"I have made this longer than usual because I have not had time to make it shorter" wrote Blaise Pascal in 1657. This sentence emphasizes how hard it is to be concise in your writings. But it is not only true for writing. In fact, it might be true for everything. I experienced it again today.

A few hours ago, I held my first Pecha Kucha talk at a conference in Munich (I had held a rehearsal once in front of my colleagues about two weeks ago).

Tim on Stage talking about avoiding the email game
Thanks Dennis Traub for the picture.

A Pecha Kucha is a talk consisting of 20 slides that will advance after 20 seconds. All in all the talks thus lasts 6 min 40 seconds. 400 seconds.

I worked on it as much as I did on a 90 minutes talk. In fact I wrote 3 different versions of this talk. Threw the whole talk away twice and butchered the last one again and again until it finally made sense. I stripped the talk down to its essence until each of the slide contained only one idea left. Leaving so much content aside was hard work. But boy did I learn in the process.

Since I used only pictures and very few words, I feared blacking out on stage and being unable to continue. But it went more than all right. It was exhilarating. The flow was there. The tempo was there... or at least so it felt to me.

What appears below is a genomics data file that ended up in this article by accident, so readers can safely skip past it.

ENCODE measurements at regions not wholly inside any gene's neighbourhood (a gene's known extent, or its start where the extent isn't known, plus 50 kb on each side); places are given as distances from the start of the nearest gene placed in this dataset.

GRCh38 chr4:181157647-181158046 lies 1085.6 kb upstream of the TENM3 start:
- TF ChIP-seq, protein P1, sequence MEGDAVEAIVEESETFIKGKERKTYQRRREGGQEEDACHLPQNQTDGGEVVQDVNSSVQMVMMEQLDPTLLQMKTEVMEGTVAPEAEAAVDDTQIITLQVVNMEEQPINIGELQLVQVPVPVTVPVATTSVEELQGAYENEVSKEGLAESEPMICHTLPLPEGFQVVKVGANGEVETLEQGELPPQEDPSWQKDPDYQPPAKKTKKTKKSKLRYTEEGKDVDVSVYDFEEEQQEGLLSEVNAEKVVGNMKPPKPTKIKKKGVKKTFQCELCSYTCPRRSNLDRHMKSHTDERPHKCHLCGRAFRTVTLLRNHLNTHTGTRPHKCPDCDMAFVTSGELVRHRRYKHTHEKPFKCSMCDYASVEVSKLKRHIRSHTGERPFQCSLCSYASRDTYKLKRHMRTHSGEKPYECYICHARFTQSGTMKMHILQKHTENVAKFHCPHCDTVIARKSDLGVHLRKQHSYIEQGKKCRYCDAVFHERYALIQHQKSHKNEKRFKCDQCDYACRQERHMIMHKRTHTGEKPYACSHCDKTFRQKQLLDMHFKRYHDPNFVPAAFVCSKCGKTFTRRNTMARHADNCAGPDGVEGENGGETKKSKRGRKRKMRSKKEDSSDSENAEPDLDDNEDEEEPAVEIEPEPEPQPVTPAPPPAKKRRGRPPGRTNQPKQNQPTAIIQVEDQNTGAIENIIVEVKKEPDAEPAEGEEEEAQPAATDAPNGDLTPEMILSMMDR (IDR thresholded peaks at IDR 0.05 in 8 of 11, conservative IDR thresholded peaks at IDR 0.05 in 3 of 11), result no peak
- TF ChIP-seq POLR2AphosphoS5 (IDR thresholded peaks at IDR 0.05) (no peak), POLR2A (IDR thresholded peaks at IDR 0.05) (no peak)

Could I create a 30 min talk consisting of 4 Pecha Kuchas back to back? In December I saw for the first time a talk from a real professional speaker. Honestly, it felt as slick as an hour long Pecha Kucha... it felt like a whole different league. Is this what I'm facing if I want to progress in this direction?

I recommend anyone to try this. Even if it was a lot of work, I don't regret any second of it (the 400 and all the others that came before that).

Here are some more information about the talk itself.

I spoke about 9 ideas you could use to up your game right now. Here are they:

  1. Avoid the Email game
  2. Disrupt the meeting culture
  3. Learn with podcasts
  4. Don't forget to think
  5. Practice your skills
  6. Try mob-programming
  7. Keep it short
  8. Try altruism
  9. Find a Mentor

Here's the slide deck I used.

I'll post the video when I have it.

Photo by Agê Barros on Unsplash